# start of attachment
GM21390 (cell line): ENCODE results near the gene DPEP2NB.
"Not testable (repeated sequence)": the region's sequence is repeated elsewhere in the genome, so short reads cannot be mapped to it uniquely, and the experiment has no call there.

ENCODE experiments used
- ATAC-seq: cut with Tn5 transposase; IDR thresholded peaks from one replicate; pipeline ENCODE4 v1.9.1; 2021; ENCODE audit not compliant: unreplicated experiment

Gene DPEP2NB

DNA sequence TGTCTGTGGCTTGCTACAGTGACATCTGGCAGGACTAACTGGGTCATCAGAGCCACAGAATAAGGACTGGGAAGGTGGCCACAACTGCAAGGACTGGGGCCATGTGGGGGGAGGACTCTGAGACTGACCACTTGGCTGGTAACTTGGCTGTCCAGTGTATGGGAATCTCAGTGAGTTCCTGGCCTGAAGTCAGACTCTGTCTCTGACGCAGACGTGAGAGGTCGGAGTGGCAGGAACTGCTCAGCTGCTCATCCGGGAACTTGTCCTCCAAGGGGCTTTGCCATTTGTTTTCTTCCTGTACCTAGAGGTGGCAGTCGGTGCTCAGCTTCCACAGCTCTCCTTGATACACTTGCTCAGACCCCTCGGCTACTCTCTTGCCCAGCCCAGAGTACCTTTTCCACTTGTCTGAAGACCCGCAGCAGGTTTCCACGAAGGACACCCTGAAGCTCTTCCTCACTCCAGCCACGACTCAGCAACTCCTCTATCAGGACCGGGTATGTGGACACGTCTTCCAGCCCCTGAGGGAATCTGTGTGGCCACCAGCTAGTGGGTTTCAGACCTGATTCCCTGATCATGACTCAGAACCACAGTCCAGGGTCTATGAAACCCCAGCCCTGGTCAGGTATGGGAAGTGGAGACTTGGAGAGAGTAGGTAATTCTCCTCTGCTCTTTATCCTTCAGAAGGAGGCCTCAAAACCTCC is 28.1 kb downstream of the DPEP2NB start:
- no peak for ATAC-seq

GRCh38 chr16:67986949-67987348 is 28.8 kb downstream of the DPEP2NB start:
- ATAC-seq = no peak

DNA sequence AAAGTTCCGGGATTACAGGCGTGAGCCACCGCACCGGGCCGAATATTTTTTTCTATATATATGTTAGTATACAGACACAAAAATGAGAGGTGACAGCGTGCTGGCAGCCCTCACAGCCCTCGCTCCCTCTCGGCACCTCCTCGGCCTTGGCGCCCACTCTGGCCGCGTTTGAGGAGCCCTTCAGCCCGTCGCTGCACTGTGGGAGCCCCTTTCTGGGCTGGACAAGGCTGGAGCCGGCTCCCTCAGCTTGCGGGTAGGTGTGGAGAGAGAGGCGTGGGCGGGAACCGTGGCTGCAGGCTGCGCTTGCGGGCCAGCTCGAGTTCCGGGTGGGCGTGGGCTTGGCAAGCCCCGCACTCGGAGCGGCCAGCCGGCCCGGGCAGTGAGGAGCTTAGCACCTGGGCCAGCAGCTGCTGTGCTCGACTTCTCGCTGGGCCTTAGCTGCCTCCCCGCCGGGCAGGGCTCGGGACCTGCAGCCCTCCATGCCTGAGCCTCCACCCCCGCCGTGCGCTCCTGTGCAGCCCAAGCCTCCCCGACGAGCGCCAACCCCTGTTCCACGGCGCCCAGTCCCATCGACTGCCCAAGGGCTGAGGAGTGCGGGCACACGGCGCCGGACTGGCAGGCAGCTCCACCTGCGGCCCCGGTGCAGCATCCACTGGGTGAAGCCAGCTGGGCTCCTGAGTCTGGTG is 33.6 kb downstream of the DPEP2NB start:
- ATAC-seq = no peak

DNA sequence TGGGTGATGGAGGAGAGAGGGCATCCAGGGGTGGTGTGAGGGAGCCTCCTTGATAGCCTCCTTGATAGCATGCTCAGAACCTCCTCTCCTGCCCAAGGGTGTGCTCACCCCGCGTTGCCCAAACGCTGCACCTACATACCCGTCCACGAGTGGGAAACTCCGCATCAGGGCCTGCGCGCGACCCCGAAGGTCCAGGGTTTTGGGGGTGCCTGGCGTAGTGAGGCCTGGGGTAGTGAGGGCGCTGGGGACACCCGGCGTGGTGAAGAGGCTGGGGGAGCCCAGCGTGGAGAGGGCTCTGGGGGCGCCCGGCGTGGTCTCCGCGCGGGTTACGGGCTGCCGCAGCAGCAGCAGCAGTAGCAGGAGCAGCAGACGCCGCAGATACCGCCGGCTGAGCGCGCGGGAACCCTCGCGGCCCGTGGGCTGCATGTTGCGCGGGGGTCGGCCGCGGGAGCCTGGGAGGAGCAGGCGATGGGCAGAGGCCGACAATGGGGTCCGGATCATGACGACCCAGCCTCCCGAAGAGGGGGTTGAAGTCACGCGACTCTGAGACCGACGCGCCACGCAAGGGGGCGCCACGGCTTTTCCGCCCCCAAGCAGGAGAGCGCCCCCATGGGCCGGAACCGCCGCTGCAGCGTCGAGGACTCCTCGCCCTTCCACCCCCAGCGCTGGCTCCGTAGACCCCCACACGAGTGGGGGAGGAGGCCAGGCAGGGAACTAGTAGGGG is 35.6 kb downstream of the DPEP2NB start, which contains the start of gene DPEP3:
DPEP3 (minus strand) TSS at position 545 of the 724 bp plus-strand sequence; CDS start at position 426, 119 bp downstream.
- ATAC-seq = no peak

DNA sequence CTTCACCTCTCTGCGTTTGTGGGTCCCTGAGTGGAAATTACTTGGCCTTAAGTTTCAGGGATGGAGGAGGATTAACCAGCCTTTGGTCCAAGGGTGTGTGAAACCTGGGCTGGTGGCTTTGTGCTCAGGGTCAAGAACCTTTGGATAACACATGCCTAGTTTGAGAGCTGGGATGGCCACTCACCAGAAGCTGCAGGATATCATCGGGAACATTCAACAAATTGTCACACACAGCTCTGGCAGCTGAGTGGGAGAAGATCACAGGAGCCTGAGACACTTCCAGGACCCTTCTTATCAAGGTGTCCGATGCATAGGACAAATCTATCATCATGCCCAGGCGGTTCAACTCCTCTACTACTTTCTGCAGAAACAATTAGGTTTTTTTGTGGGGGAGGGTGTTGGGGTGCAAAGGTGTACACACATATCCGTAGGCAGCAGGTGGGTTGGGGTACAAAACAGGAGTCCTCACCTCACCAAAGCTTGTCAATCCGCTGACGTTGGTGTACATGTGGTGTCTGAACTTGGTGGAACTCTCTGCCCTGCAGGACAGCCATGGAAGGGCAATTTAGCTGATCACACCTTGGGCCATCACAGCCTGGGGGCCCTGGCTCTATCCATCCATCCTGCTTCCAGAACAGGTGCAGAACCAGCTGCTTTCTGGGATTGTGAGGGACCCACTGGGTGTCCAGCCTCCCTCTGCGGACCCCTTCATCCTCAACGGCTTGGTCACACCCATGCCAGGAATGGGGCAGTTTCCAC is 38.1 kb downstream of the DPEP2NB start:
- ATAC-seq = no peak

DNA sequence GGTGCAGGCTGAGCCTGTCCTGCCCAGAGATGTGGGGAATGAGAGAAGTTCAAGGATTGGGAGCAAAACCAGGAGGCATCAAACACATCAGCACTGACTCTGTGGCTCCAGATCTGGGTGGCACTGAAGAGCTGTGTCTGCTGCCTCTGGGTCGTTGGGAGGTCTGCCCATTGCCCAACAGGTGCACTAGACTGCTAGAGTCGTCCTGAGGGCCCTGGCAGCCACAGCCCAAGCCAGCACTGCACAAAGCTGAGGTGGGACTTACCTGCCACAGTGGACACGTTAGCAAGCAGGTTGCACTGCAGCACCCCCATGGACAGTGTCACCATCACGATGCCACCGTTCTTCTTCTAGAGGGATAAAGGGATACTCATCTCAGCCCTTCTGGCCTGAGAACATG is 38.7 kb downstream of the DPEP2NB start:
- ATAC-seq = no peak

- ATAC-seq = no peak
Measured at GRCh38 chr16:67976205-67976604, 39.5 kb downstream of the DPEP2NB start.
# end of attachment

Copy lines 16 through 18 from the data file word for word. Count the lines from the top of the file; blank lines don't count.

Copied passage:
- ATAC-seq = no peak

DNA sequence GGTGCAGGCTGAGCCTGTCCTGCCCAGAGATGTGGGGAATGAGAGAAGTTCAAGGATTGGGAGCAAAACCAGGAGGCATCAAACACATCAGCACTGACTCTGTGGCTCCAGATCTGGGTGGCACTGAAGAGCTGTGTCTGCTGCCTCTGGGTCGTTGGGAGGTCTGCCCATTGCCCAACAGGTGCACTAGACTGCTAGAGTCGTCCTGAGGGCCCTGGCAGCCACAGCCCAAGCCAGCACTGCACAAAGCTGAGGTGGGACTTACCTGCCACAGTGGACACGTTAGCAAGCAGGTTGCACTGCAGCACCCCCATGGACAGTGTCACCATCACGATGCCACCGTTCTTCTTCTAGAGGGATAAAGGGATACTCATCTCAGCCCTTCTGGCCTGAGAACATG is 38.7 kb downstream of the DPEP2NB start:
- ATAC-seq = no peak